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You’ve got to be kidding me. I was told by the proprietor of a liquor store that Sobieski was Belvedere in a different bottle because Belvedere was loosing money and wanted to sell their Vodka without loosing the premium product. When I got home I did some research and it turns out that while the parent company of Sobieski is called Belvedere, it is not the same company and has nothing to do with Belvedere Vodka. However, after reading all the good reviews I tried Sobieski with an open mind and the hope that I would find a new favorite (my current favorite is Titon Glacier). I also found in Sibieski’s website a picture at looked like stainless steel distillation columns, which I believe to be a superior method of distilling vodka. When I opened the bottle I also noticed that Sobieski has a clean nose, without any alcoholic, or medicinal smell.However, my optimism ended when I tasted Sobieski. I first tried it straight (a shot of 50mL). It tasted weak and watered down with very little burn, which I thought may not be such a bad thing when drinking straight vodka. A lot of people reviewed Sobieski as “smooth.” Obviously, they don’t know what smooth vodka is, and interpreted “weak” as “smooth”. As bad as Sobieski was straight, it really failed as mixer. I made an 8 oz mixer of 50 mL Sobieski along with cranberry juice and spring water on the rocks and couldn’t detect the vodka – it just tasted like cranberry juice and spring water with no burn.. So I added another 50 mL of Sobieski (100 mL total) and again couldn’t detect the Vodka – it just tasted like cranberry juice and spring water with no burn. my suspicions that this stuff was just weak with a watered down taste were confirmed when after having consumed 150 mL of the stuff (50 mL straight and 100 mL mixed) I had no buzz whatsoever. If you were to offer this stuff straight from the freezer to a natively born Russian, he would laugh you out of the room.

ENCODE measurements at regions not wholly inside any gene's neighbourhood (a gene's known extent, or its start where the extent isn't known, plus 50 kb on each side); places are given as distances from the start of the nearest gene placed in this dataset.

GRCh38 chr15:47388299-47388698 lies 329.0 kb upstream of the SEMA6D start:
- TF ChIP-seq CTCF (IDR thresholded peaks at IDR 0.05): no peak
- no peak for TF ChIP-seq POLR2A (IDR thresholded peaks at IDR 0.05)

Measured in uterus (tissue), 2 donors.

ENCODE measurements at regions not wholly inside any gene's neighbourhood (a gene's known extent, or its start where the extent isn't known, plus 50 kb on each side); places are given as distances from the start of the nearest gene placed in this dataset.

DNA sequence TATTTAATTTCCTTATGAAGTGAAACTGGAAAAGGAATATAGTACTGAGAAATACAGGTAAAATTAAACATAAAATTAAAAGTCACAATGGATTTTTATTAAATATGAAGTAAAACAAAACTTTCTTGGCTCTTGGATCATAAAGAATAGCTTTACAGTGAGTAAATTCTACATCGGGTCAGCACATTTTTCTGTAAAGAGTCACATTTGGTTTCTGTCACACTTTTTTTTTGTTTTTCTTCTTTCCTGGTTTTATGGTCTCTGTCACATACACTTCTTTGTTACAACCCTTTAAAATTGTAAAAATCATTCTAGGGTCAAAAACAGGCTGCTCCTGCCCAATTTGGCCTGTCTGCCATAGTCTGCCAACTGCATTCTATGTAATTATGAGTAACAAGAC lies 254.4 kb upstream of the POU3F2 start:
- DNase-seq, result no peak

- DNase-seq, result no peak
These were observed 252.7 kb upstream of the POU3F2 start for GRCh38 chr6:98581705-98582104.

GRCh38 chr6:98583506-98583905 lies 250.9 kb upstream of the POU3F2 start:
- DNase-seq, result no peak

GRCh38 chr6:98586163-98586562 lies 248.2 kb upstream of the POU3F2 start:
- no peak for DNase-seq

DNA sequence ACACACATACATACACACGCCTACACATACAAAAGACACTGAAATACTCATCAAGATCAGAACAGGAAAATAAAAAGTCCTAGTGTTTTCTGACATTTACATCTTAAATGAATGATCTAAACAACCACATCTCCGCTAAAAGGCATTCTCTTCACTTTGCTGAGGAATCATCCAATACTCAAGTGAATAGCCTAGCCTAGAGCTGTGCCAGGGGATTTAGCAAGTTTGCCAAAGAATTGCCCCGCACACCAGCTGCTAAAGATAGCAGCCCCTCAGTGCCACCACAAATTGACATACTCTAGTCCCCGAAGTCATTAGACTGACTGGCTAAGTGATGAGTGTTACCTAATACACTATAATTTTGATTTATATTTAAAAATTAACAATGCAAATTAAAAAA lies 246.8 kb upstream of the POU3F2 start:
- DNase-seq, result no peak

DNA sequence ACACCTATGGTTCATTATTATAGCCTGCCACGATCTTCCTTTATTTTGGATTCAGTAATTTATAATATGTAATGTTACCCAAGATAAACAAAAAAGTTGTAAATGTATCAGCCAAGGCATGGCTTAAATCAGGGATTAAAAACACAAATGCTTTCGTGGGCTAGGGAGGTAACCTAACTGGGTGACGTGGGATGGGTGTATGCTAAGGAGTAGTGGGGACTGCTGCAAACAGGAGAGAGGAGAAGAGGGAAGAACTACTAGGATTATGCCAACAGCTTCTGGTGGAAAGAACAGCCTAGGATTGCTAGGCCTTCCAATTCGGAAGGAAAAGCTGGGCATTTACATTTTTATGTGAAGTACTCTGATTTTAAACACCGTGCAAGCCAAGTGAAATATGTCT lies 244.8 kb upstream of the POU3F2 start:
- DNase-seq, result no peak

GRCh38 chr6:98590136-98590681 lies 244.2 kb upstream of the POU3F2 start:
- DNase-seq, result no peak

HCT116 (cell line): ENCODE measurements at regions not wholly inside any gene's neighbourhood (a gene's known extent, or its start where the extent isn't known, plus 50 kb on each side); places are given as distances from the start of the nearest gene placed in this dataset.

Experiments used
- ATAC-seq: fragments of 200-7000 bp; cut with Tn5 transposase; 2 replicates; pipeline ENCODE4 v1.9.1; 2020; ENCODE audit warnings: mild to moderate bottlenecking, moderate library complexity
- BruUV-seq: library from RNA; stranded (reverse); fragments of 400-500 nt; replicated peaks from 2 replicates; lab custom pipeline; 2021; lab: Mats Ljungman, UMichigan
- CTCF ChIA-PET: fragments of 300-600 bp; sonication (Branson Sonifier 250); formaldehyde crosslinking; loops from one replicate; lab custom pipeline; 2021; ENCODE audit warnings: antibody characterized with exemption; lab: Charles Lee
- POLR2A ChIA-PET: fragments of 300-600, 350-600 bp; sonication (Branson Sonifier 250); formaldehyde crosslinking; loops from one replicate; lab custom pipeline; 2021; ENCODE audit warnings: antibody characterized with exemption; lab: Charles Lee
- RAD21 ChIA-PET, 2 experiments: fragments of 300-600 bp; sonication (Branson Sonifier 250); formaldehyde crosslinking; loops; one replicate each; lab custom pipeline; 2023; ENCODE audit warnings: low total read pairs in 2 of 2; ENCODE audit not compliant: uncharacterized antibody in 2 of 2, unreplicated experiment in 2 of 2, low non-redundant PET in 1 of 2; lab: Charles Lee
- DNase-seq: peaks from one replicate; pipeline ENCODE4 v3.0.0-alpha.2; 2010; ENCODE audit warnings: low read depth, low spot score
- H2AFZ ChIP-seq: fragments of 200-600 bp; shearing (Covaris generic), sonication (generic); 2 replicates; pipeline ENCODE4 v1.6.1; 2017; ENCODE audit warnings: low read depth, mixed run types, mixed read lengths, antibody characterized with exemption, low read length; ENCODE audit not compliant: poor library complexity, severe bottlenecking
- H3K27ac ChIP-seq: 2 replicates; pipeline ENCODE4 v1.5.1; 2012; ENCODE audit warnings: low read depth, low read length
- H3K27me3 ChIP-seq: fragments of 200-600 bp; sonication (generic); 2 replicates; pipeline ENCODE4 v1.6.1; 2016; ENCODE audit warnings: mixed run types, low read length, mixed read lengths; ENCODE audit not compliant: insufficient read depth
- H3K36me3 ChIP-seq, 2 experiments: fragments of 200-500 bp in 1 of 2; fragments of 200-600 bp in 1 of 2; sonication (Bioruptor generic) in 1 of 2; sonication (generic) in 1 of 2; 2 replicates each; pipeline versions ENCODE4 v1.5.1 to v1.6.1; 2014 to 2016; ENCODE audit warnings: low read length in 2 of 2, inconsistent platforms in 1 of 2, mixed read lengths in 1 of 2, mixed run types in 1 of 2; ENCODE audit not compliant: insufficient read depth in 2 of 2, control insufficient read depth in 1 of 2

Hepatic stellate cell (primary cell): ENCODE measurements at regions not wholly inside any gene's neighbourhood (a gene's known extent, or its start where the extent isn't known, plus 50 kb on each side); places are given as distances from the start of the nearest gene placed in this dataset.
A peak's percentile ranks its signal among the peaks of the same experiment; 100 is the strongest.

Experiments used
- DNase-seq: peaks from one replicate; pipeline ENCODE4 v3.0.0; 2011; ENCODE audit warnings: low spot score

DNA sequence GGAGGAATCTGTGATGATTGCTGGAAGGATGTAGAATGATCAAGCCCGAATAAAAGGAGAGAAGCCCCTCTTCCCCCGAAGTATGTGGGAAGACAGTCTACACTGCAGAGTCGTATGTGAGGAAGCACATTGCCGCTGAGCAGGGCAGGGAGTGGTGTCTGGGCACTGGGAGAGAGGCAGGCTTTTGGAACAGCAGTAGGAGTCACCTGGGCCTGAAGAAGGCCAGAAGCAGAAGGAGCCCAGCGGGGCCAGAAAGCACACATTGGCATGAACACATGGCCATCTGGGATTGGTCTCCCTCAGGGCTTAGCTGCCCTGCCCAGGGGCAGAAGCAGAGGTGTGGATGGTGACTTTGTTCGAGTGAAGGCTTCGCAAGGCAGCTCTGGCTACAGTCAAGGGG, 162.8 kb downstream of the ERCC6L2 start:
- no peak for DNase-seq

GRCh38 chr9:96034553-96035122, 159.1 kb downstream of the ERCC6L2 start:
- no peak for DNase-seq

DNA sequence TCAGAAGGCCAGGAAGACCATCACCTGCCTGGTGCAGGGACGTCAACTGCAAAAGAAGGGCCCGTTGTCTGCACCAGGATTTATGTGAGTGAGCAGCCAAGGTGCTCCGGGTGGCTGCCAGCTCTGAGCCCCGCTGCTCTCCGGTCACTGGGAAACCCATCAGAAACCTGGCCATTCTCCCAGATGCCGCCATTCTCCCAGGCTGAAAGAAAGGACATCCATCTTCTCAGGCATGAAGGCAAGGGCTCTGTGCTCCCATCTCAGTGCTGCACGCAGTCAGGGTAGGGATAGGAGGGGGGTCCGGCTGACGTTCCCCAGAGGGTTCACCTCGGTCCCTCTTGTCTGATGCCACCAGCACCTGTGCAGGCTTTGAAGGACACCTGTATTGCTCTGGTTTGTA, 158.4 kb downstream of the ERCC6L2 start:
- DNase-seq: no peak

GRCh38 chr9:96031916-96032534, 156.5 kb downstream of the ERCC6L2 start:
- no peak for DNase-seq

Then bottom line is that with Sobieski, you get what you pay for. Like Grey Goose drinkers, people that think Sobieski is a good vodka are people that don’t know vodka,
Apparently, we’re in agreement here. I did not perceive Sobieski as a very smooth vodka at all and I’m a guy who can tolerate something like Taaka if it’s mixed and shaken enough!
Mike, Please take a look at my review on Ruskova Vodka.
Cheaper than Sobieski at my Costco Liquor Store and I prefer it by far!
I think your taste buds need to be scraped a bit. Tons of great reviews on Sobieski. I get it for $9.90 a bottle. Have seven bottles of Sobieski, 4 of Svedka, 3 Tito’s and 2 Boru in my stock. A lot of vodka drinkers are commenting how the fabled Grey Goose is having quality problems. Perhaps the price influences your tastes? Not that I care. If you want to pay three times what I do for a bottle of vodka then by all means do so…